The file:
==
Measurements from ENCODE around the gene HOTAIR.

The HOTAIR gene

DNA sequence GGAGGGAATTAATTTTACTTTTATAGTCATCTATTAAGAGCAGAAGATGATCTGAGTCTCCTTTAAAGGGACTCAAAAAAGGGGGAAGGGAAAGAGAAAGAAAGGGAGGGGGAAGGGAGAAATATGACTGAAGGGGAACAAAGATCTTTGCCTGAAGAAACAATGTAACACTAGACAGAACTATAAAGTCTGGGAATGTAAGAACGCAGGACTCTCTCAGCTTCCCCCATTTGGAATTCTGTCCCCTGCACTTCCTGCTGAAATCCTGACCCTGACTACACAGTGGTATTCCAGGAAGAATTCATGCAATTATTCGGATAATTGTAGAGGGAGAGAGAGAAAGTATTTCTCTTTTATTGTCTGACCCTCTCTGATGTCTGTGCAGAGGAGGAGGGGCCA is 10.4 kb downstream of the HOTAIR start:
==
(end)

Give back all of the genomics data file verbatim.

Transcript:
Measurements from ENCODE around the gene HOTAIR.

The HOTAIR gene

DNA sequence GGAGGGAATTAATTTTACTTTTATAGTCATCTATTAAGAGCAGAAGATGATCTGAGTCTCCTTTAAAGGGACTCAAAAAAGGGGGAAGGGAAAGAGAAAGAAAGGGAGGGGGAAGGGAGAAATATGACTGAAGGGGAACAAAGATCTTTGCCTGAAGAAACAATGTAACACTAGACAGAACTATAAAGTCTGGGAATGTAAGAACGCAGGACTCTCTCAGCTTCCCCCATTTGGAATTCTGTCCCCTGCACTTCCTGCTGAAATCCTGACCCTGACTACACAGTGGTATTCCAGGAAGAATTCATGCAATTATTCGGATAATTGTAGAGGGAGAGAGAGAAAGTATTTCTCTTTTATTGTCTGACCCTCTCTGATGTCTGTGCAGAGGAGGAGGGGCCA is 10.4 kb downstream of the HOTAIR start: